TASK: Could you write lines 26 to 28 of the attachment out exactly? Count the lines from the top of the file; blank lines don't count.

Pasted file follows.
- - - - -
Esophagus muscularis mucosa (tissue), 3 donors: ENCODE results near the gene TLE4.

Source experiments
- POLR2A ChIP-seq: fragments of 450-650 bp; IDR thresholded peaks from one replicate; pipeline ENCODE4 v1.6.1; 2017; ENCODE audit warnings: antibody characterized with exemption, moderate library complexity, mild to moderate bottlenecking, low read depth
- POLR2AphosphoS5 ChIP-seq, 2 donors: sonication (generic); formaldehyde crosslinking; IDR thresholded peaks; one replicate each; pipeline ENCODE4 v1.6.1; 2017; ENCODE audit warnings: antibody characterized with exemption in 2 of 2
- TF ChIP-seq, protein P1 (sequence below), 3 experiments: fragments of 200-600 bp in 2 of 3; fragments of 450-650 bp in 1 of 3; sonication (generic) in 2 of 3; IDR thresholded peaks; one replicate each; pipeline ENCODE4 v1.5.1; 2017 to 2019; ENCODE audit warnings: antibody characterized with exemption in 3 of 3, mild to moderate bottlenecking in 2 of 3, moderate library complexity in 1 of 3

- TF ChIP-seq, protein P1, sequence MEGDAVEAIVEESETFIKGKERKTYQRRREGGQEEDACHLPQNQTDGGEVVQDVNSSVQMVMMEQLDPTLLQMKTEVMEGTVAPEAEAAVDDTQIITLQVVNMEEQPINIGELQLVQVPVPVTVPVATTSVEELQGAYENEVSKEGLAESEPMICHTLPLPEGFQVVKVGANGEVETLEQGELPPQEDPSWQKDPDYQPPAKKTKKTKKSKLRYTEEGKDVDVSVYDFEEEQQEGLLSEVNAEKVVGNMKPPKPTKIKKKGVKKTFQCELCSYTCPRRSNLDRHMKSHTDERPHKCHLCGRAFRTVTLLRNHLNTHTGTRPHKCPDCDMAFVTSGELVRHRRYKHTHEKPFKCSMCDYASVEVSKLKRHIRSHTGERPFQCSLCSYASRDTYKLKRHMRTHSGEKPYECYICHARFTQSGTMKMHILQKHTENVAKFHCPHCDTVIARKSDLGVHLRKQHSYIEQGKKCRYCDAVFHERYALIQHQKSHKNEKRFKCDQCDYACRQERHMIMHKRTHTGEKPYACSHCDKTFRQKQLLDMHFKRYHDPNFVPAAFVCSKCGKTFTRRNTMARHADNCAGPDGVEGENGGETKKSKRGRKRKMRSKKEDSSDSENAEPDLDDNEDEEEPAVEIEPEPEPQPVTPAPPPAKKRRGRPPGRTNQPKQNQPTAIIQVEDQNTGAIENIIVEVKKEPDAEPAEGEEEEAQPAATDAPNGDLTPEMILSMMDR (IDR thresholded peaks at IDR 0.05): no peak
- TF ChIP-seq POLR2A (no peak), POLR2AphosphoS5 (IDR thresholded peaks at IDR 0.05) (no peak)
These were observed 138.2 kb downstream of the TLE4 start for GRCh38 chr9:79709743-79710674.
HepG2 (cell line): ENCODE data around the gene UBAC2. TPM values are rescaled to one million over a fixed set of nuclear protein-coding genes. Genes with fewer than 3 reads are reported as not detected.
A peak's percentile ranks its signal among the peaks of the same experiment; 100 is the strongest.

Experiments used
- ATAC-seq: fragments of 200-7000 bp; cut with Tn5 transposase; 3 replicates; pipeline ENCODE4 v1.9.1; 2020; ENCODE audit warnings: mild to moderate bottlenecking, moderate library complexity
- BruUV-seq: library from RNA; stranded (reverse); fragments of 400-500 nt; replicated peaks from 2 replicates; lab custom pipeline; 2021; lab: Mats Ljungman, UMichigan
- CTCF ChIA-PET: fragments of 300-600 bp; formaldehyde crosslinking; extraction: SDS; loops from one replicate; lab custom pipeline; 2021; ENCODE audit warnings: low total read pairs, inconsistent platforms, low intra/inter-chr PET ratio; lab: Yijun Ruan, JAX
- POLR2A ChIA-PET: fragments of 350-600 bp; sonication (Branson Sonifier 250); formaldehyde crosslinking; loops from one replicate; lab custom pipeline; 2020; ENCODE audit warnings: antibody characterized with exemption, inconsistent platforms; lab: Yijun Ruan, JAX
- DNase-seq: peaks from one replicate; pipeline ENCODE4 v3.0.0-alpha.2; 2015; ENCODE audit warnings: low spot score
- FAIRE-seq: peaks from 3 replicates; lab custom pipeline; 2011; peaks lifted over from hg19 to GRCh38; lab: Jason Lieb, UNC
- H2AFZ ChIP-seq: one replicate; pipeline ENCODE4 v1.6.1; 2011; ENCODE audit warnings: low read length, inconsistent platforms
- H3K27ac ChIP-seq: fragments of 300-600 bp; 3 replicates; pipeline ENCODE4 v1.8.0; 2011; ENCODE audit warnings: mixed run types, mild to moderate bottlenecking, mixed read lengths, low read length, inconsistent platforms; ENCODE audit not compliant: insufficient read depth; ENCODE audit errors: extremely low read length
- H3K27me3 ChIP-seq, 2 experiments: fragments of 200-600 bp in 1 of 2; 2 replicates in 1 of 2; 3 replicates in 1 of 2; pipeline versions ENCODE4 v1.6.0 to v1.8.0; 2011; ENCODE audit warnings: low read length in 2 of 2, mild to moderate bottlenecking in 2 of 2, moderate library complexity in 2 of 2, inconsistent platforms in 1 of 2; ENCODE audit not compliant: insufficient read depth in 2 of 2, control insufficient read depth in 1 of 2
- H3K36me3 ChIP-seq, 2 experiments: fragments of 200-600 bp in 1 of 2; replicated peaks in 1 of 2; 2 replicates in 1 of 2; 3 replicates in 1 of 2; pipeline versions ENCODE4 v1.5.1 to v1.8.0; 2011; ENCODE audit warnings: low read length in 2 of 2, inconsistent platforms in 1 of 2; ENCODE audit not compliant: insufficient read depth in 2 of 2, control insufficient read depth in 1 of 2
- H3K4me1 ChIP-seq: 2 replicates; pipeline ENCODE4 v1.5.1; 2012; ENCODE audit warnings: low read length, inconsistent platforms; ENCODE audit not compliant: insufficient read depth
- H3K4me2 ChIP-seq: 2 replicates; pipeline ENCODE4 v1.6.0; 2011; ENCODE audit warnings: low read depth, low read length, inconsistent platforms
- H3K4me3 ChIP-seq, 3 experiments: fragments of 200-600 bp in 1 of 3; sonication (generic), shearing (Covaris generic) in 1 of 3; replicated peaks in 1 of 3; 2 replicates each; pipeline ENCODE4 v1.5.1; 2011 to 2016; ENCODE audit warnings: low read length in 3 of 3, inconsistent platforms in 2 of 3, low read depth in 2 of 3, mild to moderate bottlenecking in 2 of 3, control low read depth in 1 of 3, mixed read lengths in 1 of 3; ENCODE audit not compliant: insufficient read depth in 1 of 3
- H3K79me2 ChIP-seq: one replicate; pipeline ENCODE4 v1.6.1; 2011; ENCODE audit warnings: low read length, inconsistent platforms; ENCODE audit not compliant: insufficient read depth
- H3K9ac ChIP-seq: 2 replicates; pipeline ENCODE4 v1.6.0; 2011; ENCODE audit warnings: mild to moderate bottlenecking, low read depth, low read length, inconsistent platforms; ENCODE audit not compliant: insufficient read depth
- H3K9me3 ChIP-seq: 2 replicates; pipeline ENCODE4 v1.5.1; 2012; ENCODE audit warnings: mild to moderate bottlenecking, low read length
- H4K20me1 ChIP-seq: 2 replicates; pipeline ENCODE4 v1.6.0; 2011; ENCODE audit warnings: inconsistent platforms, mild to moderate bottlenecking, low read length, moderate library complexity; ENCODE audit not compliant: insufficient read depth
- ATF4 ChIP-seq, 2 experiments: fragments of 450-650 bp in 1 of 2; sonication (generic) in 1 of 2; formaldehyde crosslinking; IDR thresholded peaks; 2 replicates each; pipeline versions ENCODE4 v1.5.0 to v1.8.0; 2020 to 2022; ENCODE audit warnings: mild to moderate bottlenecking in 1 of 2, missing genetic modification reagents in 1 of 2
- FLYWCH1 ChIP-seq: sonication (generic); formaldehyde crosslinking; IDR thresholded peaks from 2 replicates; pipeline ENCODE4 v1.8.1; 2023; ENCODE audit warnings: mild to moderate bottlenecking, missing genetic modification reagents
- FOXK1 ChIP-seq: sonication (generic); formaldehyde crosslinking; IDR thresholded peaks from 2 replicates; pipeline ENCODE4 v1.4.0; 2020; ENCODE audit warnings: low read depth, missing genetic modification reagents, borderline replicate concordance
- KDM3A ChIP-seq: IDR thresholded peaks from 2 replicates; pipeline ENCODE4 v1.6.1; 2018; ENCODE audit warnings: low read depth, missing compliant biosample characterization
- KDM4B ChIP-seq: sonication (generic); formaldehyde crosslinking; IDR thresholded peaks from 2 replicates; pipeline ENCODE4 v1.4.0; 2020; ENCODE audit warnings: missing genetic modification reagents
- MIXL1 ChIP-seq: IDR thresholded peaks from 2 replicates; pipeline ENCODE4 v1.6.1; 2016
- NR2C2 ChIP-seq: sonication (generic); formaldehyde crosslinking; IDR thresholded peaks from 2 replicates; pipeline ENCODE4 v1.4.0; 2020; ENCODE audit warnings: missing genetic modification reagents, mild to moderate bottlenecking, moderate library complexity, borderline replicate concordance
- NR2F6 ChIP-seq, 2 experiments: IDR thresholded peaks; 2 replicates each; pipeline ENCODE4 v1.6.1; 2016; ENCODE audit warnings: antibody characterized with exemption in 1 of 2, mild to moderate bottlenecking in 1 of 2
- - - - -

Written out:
- H3K9ac ChIP-seq: 2 replicates; pipeline ENCODE4 v1.6.0; 2011; ENCODE audit warnings: mild to moderate bottlenecking, low read depth, low read length, inconsistent platforms; ENCODE audit not compliant: insufficient read depth
- H3K9me3 ChIP-seq: 2 replicates; pipeline ENCODE4 v1.5.1; 2012; ENCODE audit warnings: mild to moderate bottlenecking, low read length
- H4K20me1 ChIP-seq: 2 replicates; pipeline ENCODE4 v1.6.0; 2011; ENCODE audit warnings: inconsistent platforms, mild to moderate bottlenecking, low read length, moderate library complexity; ENCODE audit not compliant: insufficient read depth